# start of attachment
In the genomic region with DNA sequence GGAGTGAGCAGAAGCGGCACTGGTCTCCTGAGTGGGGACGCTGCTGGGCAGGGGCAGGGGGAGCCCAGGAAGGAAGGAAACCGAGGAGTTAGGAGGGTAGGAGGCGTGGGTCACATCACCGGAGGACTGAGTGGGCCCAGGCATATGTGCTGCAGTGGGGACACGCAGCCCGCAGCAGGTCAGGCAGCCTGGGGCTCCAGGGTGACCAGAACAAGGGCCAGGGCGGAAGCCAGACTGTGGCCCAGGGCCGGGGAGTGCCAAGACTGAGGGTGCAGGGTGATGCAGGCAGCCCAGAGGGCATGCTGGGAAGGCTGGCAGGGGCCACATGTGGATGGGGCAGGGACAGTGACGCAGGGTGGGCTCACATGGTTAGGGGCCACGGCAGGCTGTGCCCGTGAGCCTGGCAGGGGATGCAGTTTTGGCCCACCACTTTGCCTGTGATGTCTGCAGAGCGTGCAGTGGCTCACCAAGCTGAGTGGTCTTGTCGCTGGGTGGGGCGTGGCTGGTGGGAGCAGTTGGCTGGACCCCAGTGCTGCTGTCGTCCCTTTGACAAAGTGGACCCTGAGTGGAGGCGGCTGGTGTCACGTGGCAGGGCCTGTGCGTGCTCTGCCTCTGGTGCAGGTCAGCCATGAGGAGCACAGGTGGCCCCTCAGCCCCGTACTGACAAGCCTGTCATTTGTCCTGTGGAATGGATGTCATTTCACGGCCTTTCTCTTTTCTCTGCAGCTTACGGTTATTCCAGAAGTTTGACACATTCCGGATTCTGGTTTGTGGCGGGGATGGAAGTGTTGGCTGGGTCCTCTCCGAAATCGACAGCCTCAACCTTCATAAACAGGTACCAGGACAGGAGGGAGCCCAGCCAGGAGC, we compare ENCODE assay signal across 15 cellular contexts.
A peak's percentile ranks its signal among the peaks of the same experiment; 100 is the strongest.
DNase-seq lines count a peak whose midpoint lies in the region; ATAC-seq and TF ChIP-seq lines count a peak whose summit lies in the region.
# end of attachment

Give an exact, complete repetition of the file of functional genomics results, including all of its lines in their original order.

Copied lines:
In the genomic region with DNA sequence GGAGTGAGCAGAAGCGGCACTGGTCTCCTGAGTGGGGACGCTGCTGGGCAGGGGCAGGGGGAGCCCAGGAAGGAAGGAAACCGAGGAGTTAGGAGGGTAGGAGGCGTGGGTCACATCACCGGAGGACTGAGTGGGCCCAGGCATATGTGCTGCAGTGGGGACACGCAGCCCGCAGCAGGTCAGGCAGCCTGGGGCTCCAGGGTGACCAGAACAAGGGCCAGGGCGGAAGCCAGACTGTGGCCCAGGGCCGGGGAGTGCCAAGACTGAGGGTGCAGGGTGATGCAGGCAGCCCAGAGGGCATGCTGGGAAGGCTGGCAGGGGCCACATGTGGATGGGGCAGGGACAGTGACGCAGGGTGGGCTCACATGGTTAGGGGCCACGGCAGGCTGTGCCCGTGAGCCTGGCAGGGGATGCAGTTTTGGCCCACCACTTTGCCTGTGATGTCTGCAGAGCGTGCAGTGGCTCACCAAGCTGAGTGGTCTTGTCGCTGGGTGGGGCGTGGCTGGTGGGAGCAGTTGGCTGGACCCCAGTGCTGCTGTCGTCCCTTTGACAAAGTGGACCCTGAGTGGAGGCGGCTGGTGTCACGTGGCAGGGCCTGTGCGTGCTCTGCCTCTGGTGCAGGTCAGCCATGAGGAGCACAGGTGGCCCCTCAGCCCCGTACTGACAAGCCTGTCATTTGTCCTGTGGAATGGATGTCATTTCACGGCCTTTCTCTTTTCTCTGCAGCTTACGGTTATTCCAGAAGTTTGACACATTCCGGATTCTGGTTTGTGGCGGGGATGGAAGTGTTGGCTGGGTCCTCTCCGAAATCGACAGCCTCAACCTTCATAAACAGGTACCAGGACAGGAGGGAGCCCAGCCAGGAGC, we compare ENCODE assay signal across 15 cellular contexts.
A peak's percentile ranks its signal among the peaks of the same experiment; 100 is the strongest.
DNase-seq lines count a peak whose midpoint lies in the region; ATAC-seq and TF ChIP-seq lines count a peak whose summit lies in the region.